Economists pay little or no attention to Nikolai Kondratieff’s ‘Long Wave’. It’s the period between two economic depressions.

Kondratieff took 36 price, value and quantity time series datasets in the USA, UK, France and Germany (from 1788 into the 1920s) to make the case that the ‘long wave’ (the ‘Kondratieff Wave’ or K-Wave) found in these analyses is characterised, first, by an inflationary half which trends to a peak after thirty or so years, then downwards for a similar period into a deflationary trough.

Although the economist Joseph Schumpeter held Nikolai Kondratieff to be an economist of the first order, Kondratieff’s work is ignored by modern economists, because it reflects poorly on their abilities. And there’s always “the natural business cycle” excuse, even for a financial depression.

Kondratieff had no explanation for the cause of the three long waves he studied. However, having a real estate valuation background, I’ve made a case that each K-Wave is explicable in terms of real estate bubbles and bursts growing exponentially larger as the growth in wages and profits to small to medium enterprises declines into another economic catastrophe.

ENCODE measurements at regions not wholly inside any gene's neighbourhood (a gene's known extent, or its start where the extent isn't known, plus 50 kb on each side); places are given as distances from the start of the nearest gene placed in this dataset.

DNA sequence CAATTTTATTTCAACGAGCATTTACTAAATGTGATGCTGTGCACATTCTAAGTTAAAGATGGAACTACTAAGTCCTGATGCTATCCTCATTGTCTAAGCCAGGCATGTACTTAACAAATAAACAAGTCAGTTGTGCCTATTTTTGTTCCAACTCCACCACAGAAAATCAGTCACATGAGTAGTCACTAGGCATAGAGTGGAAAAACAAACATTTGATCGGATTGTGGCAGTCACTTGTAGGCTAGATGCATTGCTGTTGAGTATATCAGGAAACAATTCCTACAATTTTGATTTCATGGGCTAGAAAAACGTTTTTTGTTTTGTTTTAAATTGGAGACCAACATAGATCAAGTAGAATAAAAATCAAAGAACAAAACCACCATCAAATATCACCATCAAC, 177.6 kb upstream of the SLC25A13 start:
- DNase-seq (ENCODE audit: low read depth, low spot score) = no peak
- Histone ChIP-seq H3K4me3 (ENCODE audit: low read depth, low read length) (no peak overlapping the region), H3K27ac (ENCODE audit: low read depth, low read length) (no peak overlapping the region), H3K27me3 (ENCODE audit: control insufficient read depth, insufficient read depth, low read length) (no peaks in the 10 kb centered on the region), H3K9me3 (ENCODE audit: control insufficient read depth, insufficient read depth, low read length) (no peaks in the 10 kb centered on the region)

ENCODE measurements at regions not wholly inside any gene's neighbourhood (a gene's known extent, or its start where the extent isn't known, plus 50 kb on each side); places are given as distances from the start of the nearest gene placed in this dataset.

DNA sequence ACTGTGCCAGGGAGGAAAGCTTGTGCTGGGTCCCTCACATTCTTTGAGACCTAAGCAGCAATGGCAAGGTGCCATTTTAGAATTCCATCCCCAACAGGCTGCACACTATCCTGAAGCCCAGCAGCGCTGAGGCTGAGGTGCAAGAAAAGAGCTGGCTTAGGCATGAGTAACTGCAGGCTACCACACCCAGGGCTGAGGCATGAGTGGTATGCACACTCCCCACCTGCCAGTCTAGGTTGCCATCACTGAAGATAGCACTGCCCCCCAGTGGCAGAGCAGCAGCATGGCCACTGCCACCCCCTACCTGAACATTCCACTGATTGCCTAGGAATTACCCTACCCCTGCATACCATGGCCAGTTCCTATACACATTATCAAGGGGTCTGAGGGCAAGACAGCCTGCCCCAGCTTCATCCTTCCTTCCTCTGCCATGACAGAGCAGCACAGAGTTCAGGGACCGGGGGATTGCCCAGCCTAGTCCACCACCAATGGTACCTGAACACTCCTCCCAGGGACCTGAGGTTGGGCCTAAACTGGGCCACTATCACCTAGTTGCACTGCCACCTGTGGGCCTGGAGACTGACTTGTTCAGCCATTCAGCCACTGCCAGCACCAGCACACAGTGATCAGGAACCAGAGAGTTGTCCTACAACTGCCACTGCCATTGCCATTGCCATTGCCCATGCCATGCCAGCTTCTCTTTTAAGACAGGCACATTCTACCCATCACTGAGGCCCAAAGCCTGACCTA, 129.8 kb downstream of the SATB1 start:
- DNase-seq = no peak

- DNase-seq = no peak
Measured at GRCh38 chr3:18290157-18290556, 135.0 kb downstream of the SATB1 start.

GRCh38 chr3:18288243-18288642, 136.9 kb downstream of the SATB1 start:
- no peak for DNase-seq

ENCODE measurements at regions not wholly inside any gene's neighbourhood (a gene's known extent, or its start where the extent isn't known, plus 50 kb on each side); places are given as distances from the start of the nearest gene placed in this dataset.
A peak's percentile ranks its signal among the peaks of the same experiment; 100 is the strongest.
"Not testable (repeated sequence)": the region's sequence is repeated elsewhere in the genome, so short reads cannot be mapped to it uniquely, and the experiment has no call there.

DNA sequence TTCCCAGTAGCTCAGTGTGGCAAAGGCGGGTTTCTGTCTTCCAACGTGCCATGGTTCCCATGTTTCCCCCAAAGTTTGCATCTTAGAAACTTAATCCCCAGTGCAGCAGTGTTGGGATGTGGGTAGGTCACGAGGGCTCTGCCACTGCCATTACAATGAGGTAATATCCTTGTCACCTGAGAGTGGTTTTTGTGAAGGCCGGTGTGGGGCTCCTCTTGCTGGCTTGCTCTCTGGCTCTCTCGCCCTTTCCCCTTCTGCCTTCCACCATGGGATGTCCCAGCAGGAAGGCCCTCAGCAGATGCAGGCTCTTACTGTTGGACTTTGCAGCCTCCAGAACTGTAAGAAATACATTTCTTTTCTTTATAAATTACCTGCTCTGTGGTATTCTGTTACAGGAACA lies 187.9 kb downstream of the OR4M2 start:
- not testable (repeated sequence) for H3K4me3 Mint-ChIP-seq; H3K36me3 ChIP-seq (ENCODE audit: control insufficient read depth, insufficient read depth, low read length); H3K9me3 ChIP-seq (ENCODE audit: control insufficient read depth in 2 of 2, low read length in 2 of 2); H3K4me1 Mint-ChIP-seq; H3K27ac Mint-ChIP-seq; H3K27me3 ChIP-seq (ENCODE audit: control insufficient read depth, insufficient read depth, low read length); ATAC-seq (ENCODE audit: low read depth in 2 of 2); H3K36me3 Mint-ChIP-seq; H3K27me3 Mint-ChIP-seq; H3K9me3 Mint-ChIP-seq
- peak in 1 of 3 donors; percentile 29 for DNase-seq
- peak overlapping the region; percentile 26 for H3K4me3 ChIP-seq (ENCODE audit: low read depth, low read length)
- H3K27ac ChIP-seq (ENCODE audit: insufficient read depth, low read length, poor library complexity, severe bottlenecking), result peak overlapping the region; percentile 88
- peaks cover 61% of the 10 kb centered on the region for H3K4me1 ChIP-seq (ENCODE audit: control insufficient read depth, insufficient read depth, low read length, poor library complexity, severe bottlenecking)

At a symposium on tax reform at Melbourne University on 2 August 2005 also addressed by Professor John Freebairn, Professor Julian
Disney and Tim Colebatch, I spoke about “Collapsing Economies and National Resource Rents”. I argued the case that economic rent/unearned income is a significant proportion of the economy, and that we’ve been allowing increasing amounts of land rent to become privatised and capitalised into incredibly burgeoning land prices.

My symposium speech concentrated on financial destruction being wrought by taxing productivity and failing to tax speculatively rising land prices sufficiently. It was applauded as making sense to the audience, but of course ignored and worsened as governments of both persuasions and the RBA continued to prop up the real estate market at every turn, instead of having the tax regime provide signals that might generate real wealth.

Private debt has increased to impossible levels as we continue levying taxes on wages, profits and good and services while we continue to pump land prices. Unaccounted underlying inflation from rising land prices and the excess burden from taxing wages and profits presents a looming disaster for Australians. In the absence of politucal action, it will be left to correct itself. The second-half descent of the K-Wave towards the 2027-2030 depressionary trough has been remorseless and ruinous times are palpable.

Neoclassical and neoliberal economists remain at the levers.

If we wish to arrest the decline into financial collapse,it may be time for analysts and policymakers to consider to what extent Petty’s national rent offers potential to slash the taxation of productive activity. Replacing taxes with resource rents could also help to keep the lid on skyrocketing land prices, which have played such a destructive role in Australia’s economy during the second half of the fourth Kondratieff wave.